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Old 10-18-2011, 09:46 PM
 
74 posts, read 236,586 times
Reputation: 45
Again, true about the lightning but you can usually avoid it because you see the clouds building and can get inside before the storm hits. Colorado is the scariest place for lightning - it can come out of the most innocent clouds - sometimes the cloud is many miles away - no storm building just a fluffy cloud or two and KABLAMM - it hits! Not to mention the hail that comes out of nowhere!
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Old 10-18-2011, 09:48 PM
 
Location: Finally Seattle!
212 posts, read 135,966 times
Reputation: 329
I will agree that those three months are really pretty great. The other 9 months though? Unbearable! I'm very much a cold weather and overcast person so the constant sun and heat doesn't mesh well with me. The lightning with this storm is pretty awesome. It's lighting up the entire house. Though the back patio is flooded and not a fan of that. Seems that this summer has had a lot more rained out/gray days than past seasons. If it didn't come with 100% humidity I'd be ok with that, lol.
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Old 10-18-2011, 10:34 PM
 
Location: Seattle, Washington
3,723 posts, read 2,802,205 times
Reputation: 1819
I stepped outside today and though "holy cow, who turned summer back on?" It was very warm today. Nearly 70 degrees, unseasonably warm!
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Old 10-19-2011, 09:37 AM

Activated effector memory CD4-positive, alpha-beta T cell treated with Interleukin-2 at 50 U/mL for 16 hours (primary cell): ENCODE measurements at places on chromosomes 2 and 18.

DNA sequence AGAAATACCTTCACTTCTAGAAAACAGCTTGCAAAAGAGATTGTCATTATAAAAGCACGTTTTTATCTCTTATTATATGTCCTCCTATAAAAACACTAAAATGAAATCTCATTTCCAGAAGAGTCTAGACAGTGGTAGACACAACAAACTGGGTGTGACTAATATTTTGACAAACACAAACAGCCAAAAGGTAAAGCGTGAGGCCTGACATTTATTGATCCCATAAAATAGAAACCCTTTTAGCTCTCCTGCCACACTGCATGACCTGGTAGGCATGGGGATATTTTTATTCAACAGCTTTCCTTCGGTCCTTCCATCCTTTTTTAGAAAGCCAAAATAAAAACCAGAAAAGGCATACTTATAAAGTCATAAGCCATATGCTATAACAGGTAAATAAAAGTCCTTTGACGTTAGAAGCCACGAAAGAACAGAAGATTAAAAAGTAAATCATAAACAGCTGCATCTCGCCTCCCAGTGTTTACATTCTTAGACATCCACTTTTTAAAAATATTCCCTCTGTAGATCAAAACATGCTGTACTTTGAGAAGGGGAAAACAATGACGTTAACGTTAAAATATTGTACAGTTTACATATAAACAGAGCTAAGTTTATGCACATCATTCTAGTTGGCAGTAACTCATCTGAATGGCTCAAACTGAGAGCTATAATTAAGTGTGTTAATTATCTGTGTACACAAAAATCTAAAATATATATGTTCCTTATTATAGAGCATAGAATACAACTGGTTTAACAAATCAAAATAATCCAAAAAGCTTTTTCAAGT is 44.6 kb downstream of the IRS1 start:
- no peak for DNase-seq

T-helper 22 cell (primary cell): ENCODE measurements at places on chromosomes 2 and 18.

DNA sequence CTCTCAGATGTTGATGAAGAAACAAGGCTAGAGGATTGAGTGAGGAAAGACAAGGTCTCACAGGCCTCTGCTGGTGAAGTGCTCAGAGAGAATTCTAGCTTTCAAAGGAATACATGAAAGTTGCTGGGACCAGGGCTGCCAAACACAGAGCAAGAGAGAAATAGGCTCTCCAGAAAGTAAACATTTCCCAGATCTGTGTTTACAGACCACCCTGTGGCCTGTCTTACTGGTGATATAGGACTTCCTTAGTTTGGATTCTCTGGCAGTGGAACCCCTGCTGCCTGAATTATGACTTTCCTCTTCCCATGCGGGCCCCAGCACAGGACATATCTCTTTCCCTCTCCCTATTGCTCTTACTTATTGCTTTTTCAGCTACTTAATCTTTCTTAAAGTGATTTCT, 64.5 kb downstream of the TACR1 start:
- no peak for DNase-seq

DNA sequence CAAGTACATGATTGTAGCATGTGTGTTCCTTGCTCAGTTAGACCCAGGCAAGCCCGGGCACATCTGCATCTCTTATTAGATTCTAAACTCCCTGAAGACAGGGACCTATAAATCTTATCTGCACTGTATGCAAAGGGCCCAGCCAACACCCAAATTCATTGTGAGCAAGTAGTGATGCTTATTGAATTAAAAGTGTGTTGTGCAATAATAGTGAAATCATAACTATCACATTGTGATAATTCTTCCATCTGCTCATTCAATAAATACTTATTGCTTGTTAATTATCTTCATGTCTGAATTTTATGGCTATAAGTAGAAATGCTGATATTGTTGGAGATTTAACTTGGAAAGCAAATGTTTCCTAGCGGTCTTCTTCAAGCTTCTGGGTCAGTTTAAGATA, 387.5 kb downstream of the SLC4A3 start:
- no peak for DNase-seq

Location: anywhere but Seattle
1,082 posts, read 467,823 times
Reputation: 904
Yeah these last few days have been much nicer than Oct 2010. Lets hope it stays this way. I actually got a some work done outside. Can you believe it?
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Old 10-19-2011, 10:30 PM
 
Location: US Empire, Pac NW
4,962 posts, read 5,768,458 times
Reputation: 4007
I got my glimpse of sun on my morning commute and walk in.

Could have fooled me the rest of the day, was stuck in an office building the rest of the day
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Old 10-20-2011, 01:39 AM
 
Location: Hunkering down atop Shasta
6,299 posts, read 5,650,680 times
Reputation: 4501
The amount of lightning on the west coast, especially Oregon and Washington, is much less than the national average.

In California lightning is often dry without any rain, and thus causes major forest fires. Haven't had much of those in recent years though, at least in this area.
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Old 10-20-2011, 03:08 AM
 
5,308 posts, read 5,556,486 times
Reputation: 4059
Quote:
Originally Posted by JSGOOFN View Post
I also have a question to ask of the "locals" regarding the cloud cover. I know some mentioned that the clouds have movement and depth not just the gray, low layer. Since there are beautiful mountains surrounding the area, are they visible very much since the clouds are at a lower level? I love mountains and could sit and look at them and enjoy the changing views all the time but if the clouds block the view much of the time, then I think I would be disappointed. I would expect that in the winter but do the other seasons offer any respite from the low hanging clouds that block the views of the mountains (Cascades and Olympics)? Since it is cloudy alot, the ability to be able to at least enjoy the views would make up for it. I was thinking of living in the Lacey area so I would think that Rainier would be visible from there? Just wondering....
Here's some of the pictures to get an idea of what to expect (I know we have a picture thread... but these are pictures of clouds):

[IMG]
IMG_1715 (http://www.flickr.com/photos/inkydory/5510636592/ - broken link) by inkydory (http://www.flickr.com/people/inkydory/ - broken link), on Flickr[/IMG]
This is coming from Bainbridge Island (via ferry)... I'm willing to wager that every one of us locals have pictures like these, LOL.

[IMG]
IMG_1568 (http://www.flickr.com/photos/inkydory/5510033767/ - broken link) by inkydory (http://www.flickr.com/people/inkydory/ - broken link), on Flickr[/IMG] From Gene Coulon Beach of Renton

[IMG]
IMG_2232 (http://www.flickr.com/photos/inkydory/6263242068/ - broken link) by inkydory (http://www.flickr.com/people/inkydory/ - broken link), on Flickr[/IMG]